No nation as small as Iceland (population: 337,479) has ever qualified for the World Cup before, but simply getting to Russia won’t be satisfying enough for this team. After a couple of miraculous wins in Euro 2016 that put Icelandic soccer on the map, this Scandinavian group will be forced to experience outsized pressure and attention as they try to compete with their much larger, more seasoned opponents. The crazy thing is, they just might be able to handle all the expectations and win a couple of games in Russia before bowing out gracefully.
Aside from a small handful of individual stars who have played for prominent clubs—Ásgeir Sigurvinsson in Belgium and the Bundesliga in the ’70s and ’80s, Eiður Guðjohnsen for Chelsea in the ’00s—the history of Icelandic soccer essentially begins with qualification for the 2016 European Championship. Before making Euro 2016, with its expanded field of 24 teams instead of 16, Iceland had never before played in a major international tournament.
Their ticket to the Euros was no fluke, either. In previous qualifying for the 2014 World Cup, this Iceland team had shown signs of life, making it to the final stage of UEFA play before losing a two-leg playoff against Croatia. And in their first-ever big tournament games, Iceland captured the attention of the entire world, slipping out of the group stage with a win and two draws and then, most notably, beating an embarrassed England squad 2-1 in the Round of 16.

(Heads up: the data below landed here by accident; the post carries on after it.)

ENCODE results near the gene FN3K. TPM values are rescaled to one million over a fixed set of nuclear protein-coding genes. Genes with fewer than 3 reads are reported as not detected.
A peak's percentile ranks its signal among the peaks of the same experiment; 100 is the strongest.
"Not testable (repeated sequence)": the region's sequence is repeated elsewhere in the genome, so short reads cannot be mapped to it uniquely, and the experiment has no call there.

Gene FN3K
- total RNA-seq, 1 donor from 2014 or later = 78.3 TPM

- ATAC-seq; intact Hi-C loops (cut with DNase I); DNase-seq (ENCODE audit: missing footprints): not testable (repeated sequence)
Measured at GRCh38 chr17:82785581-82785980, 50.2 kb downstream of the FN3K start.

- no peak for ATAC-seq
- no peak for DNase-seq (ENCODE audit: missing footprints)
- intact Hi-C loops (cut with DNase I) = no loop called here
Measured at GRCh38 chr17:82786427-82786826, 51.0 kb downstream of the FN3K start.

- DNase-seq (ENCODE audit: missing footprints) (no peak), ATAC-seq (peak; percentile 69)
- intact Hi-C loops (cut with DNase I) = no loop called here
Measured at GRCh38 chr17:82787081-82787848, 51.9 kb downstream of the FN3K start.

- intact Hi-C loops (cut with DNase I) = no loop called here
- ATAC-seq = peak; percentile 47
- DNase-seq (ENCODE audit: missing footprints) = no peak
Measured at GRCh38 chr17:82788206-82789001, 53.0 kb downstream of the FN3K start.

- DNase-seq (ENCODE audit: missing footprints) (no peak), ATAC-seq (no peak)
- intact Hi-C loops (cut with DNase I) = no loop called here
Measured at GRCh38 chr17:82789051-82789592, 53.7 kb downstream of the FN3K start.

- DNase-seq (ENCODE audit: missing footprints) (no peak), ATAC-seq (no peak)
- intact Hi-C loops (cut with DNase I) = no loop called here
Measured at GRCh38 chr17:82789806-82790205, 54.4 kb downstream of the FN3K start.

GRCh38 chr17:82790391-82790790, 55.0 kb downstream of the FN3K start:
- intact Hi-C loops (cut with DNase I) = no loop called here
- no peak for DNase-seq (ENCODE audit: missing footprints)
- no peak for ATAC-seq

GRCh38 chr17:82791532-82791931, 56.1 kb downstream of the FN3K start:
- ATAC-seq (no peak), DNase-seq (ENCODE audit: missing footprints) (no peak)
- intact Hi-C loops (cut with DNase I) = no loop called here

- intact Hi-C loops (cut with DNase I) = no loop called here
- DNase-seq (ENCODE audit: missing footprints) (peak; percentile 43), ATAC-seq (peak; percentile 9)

Iceland’s short-but-sweet run, ending with a blowout loss to France, might be most notable for bringing the Viking Clap to the world at large. But it’s also a strong foundation on which to build a potentially successful 2018 World Cup run. Argentina and Croatia are the favorites to advance out of Group D, but if Iceland manage a good result against Nigeria, they can’t be counted out. The Viking Boys won their World Cup qualifying group over runner-up Croatia, and split their two games against them with each home side winning, so they’ve already proven they can finish above their biggest Group D rivals. This is still an underdog story, but Icelandic success feels much more possible than it ever has before.
Goalkeepers: Hannes Þór Halldórsson (Randers), Rúnar Alex Rúnarsson (Nordsjælland), Frederik Schram (Roskilde)
Defenders: Kári Árnason (Víkingur), Ari Freyr Skúlason (Lokeren), Ragnar Sigurðsson (Rostov), Hörður Björgvin Magnússon (Bristol City), Birkir Már Sævarsson (Valur), Sverrir Ingi Ingason (Rostov), Hólmar Örn Eyjólfsson (Levski Sofia)
Midfielders: Jóhann Berg Guðmundsson (Burnley), Birkir Bjarnason (Aston Villa), Arnór Ingvi Traustason (Malmö), Emil Hallfreðsson (Udinese), Gylfi Sigurðsson (Everton), Ólafur Ingi Skúlason (Karabukspor), Rúrik Gíslason (Sandhausen), Samúel Kári Friðjónsson (Vålerenga), Aron Einar Gunnarsson (Cardiff City)
Forwards: Alfreð Finnbogason (Augsburg), Jón Daði Böðvarsson (Reading), Björn Bergmann Sigurðarson (Rostov), Albert Guðmundsson (PSV)
Strákarnir okkar (Our Boys)
If you remember just one fun fact from Iceland’s Euro 2016 run, it’s likely that their coach was a part-time dentist. But besides teeth, Hallgrímsson has also given his entire life to Icelandic soccer. Beginning as a player in the mid-’80s with Íþróttabandalag Vestmannaeyja, Hallgrímsson’s soccer career has never taken him outside of Iceland, and he managed both men’s and women’s club teams before receiving a job as an assistant coach for the national side in 2011. Two years later, he and Lars Lagerbäck became co-managers, though his partner left for Norway after the success of Euro 2016, leaving Hallgrímsson the sole man in charge now.
Hallgrímsson doesn’t seem to be prepping for his own departure anytime soon. Despite interest from other, larger national teams, the 51-year-old seems happy to remain the country he’s given his life to. “I have the best job in the world at the moment,” he said in January when he was rumored for the Scotland position. And he’s not talking about cleaning teeth.